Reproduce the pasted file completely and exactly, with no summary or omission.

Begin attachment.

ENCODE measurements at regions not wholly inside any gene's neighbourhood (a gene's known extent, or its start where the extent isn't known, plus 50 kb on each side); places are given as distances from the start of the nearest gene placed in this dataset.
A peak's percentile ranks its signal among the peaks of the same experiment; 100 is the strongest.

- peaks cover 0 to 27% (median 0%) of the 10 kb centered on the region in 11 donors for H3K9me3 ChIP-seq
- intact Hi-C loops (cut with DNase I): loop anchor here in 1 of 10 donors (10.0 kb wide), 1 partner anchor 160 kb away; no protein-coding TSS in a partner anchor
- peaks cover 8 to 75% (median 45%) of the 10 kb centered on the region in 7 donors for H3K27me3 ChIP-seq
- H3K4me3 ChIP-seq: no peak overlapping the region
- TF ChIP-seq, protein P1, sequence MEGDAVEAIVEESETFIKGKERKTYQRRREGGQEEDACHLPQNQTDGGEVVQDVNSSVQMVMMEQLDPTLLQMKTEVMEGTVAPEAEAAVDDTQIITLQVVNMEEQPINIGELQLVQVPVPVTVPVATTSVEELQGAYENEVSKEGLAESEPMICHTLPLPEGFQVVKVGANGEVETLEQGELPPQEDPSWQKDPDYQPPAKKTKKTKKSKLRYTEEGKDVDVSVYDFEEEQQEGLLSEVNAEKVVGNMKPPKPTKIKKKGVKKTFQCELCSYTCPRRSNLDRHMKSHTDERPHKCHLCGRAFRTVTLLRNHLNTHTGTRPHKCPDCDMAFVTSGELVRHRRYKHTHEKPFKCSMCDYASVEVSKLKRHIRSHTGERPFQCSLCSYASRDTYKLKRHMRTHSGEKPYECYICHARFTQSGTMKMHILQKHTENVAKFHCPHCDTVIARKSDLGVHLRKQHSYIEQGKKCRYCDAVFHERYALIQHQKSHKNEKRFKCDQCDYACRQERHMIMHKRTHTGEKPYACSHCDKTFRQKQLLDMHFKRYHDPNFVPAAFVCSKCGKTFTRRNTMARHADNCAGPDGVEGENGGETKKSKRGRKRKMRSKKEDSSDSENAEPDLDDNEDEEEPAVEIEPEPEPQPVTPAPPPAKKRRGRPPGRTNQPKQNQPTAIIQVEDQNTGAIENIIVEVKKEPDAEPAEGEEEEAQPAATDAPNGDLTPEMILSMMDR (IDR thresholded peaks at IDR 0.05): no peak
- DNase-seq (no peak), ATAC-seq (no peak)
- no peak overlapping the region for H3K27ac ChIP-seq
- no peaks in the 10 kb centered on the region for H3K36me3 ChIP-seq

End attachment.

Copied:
ENCODE measurements at regions not wholly inside any gene's neighbourhood (a gene's known extent, or its start where the extent isn't known, plus 50 kb on each side); places are given as distances from the start of the nearest gene placed in this dataset.
A peak's percentile ranks its signal among the peaks of the same experiment; 100 is the strongest.

- peaks cover 0 to 27% (median 0%) of the 10 kb centered on the region in 11 donors for H3K9me3 ChIP-seq
- intact Hi-C loops (cut with DNase I): loop anchor here in 1 of 10 donors (10.0 kb wide), 1 partner anchor 160 kb away; no protein-coding TSS in a partner anchor
- peaks cover 8 to 75% (median 45%) of the 10 kb centered on the region in 7 donors for H3K27me3 ChIP-seq
- H3K4me3 ChIP-seq: no peak overlapping the region
- TF ChIP-seq, protein P1, sequence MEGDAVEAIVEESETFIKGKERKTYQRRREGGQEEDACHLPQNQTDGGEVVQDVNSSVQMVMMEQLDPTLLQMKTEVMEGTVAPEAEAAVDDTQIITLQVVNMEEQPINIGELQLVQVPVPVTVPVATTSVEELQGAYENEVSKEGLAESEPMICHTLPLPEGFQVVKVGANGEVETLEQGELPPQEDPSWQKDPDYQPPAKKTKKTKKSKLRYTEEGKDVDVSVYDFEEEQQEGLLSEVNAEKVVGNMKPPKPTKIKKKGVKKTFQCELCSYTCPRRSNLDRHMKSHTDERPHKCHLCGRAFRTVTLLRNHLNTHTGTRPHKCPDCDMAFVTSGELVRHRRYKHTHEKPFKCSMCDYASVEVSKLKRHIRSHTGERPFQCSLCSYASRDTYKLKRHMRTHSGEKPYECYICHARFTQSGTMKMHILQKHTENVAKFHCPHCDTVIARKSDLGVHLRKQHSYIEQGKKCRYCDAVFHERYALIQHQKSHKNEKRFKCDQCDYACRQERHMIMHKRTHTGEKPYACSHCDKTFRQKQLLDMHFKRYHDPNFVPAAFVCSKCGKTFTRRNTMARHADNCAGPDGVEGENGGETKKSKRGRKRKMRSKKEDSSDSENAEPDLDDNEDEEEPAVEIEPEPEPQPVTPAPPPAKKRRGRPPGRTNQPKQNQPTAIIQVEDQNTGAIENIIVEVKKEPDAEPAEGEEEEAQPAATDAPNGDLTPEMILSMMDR (IDR thresholded peaks at IDR 0.05): no peak
- DNase-seq (no peak), ATAC-seq (no peak)
- no peak overlapping the region for H3K27ac ChIP-seq
- no peaks in the 10 kb centered on the region for H3K36me3 ChIP-seq